This variation of external calibration erases the drawback seen in the first variation. In this method the absolute integral of the calibrant is used to calibrate the instrument’s response under specific conditions.[1] The absolute integral is obtained from the NMR spectrum of the calibrant only. Based on this set calibration, the absolute integrals of the analyte are determined and thus the mass and/or purity can be calculated. One of the benefits of using this method is that compatibility between the calibrant and the sample is no longer an issue. Since the materials are separated, there will be no unwanted reactions or peak overlap between the calibrant and the analyte. Another advantage is that this single calibration can be used for multiple samples for long periods of time as long as the calibration conditions are met.[1] This method also grants you the ability to save time. Since most calibration materials are small and symmetric, it usually means they have longer spin-lattice delay times than those of the analyte and require a longer acquisition time (delay times will be talked about in more detail at a later date). Since the analyte and the calibrant are now separate, the use of an external calibrant will allow for more rapid data collection since samples of the analyte can be run at shorter acquisition times than that of the calibrant and analyte combined. However, for this method to be used correctly, the stringent conditions in which the NMR spectrometer is calibrated must be met and deviation from these conditions could result in more errors in the measurement. This is because this variation relies on the assumption that peak areas are consistent between different spectra as long as they are recorded under exactly the same conditions.

It should be noted that using external calibrants can result in a higher degree of error. While internal calibrants rely on only mass, external calibrants rely on concentration so extra error is added due to volumetric measurements during sample preparation.

Electronic Signal Calibrant

Although internal and external calibrants are the main methods used to quantify your NMR sample, a newer method exists. This method is referred to as Electronic Reference To access In-vivo Concentration (ERETIC).[1] Rather than spiking the sample with a specific amount of calibrant, ERETIC introduces a new resonance using a signal generated from another channel in the NMR spectrometer. There are many advantages to using ERETIC. If employed properly, ERETIC can present both accurate and precise values when compared to the expected value of the sample. Since ERETIC generates an electronic signal, it is possible to adjust the intensity of this signal as well as its chemical shift in the spectrum, allowing for the quantification of virtually any sample. ERETIC shows great promise, however, only a few literature studies have utilized this new technique.[3]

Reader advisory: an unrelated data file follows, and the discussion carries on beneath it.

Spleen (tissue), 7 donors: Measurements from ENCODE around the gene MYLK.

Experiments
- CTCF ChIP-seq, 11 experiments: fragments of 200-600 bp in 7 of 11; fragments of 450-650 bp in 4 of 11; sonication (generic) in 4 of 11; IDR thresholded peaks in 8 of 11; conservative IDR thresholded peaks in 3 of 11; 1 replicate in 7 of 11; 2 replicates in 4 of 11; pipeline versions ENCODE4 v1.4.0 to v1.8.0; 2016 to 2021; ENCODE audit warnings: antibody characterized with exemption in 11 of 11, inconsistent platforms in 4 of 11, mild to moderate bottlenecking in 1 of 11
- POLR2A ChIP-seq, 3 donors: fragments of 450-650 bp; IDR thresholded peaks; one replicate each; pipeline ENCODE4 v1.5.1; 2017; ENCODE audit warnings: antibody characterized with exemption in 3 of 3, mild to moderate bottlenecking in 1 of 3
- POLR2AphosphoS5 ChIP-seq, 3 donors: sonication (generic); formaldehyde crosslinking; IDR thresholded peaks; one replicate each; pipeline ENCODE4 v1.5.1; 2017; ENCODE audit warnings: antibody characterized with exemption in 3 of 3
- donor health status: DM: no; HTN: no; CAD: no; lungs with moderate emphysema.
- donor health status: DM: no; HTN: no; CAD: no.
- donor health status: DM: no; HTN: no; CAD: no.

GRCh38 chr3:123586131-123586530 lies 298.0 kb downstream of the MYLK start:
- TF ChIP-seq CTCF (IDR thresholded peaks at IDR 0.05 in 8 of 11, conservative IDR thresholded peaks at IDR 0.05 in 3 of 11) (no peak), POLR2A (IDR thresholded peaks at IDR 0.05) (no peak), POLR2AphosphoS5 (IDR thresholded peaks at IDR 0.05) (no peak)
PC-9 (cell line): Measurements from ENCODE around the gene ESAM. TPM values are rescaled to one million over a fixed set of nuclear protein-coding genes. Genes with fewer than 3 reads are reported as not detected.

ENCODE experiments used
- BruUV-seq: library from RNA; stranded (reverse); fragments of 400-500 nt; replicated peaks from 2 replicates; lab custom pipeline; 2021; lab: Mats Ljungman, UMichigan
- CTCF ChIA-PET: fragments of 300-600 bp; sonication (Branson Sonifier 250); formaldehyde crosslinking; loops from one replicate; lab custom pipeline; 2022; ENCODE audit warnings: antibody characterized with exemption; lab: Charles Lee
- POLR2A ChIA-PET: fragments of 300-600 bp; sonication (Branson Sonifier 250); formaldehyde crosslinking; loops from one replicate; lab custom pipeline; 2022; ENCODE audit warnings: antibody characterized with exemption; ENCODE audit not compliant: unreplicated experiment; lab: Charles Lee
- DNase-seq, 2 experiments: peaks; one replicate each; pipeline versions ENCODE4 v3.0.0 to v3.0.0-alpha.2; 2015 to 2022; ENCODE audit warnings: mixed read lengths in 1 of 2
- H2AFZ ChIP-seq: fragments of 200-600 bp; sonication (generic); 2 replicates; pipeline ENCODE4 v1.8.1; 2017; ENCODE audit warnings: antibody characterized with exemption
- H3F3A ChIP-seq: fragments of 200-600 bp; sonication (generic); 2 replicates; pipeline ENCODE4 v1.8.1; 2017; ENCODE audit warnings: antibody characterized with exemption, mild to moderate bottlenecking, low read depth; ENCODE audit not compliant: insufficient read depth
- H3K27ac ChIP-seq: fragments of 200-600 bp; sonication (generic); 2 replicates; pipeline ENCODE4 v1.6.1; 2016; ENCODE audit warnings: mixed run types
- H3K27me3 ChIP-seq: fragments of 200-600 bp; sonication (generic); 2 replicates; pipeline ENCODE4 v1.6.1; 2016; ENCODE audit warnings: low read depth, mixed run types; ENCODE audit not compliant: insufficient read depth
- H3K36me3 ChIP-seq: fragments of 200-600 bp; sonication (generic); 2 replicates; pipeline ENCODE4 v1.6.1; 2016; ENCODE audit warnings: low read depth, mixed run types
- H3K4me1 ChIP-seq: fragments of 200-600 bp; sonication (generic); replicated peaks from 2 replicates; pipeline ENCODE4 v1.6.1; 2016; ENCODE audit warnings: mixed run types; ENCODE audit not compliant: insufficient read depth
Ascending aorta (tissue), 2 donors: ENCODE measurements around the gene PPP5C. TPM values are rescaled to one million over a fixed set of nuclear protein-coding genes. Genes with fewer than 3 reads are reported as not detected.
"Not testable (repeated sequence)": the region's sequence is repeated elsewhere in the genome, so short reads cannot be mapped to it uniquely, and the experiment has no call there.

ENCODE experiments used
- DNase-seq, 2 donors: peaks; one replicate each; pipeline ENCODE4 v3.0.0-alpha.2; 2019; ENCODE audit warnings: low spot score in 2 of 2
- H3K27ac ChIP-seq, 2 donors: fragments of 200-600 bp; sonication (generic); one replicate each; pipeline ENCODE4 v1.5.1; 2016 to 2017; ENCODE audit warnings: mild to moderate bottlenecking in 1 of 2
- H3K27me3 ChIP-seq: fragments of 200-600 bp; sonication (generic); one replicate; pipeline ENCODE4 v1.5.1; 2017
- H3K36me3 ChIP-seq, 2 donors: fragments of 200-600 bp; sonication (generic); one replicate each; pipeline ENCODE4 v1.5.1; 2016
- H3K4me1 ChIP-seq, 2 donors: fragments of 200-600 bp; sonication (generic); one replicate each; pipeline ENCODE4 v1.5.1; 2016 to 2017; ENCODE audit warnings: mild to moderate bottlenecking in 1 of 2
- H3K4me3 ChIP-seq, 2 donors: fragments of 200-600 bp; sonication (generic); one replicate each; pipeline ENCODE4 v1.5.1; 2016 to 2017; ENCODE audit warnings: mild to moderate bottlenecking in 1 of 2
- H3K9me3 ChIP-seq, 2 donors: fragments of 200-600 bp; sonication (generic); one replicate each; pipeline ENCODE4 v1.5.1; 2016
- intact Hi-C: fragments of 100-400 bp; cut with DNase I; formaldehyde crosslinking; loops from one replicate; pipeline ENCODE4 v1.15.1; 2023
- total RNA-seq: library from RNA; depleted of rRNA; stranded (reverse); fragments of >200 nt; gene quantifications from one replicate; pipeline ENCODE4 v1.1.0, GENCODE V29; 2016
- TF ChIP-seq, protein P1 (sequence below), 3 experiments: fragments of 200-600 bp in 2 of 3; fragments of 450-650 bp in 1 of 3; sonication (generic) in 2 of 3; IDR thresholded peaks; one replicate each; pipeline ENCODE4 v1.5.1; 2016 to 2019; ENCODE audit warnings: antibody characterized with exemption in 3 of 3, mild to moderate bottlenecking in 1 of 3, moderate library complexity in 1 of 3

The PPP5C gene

Selecting a Calibrant for the Perfect Combination

When selecting a qNMR calibrant, there are a few things that should be kept in mind in order to achieve accurate and precise results.
1. The calibrant should be of high purity. By using high purity calibrants, less overlap will occur due to impurities.
2. The calibrant should be non-hygroscopic and non-volatile. Compounds that are hygroscopic or volatile are hard to weigh out and as a result, increases error when trying to determine mass.
3. The calibrant should be free of water. Having any residual water in the calibrant will affect the baseline of the spectrum.
4. The calibrant should be small and symmetric. This allows the calibrant to have minimal signals and thus reduces the chances of overlapping signals.
5. The calibrant should be soluble in multiple deuterated solvents. This allows for a wider range of potential combinations.

There are traceable certified calibrants available on the market for 1H qNMR experiments.[4] 19F and 31P qNMR reference materials are also available but there aren’t as many options available.

Once a suitable calibrant is found, it is important to ensure that the solvent, the sample, and the calibrant are compatible with one another. When I talk about compatibility, I am referring to their stability and how inert the calibrant, the sample, and the solvent are towards one another. To check their compatibility, it is recommended that you run NMR experiments at time 0 and repeat these experiments throughout an extended period to ensure no unexpected reactivity occurs.[4] General knowledge of reactivity between functional groups will be quite helpful for this step. When checking for compatibility, one should also make sure that the signals of interest are distinct and have no overlaps with other signals. It is quite common to have to try multiple systems before finding the desired setup. Hopefully this blog post has given you some insight on how to choose an appropriate calibrant as well as the differences between different kind of calibrants.
[1]Cullen, C.; Ray, G.; Szabo, C. Magnetic Resonance in Chemistry 2013, 51, 705-713.
[2]Henderson, T. Analytical Chemistry 2002, 74, 191-198.
[3]Lumsden, M. Quantitative NMR without Internal Standards (accessed Apr 10, 2019).
[4]Quantitative NMR (accessed Feb 26, 2019).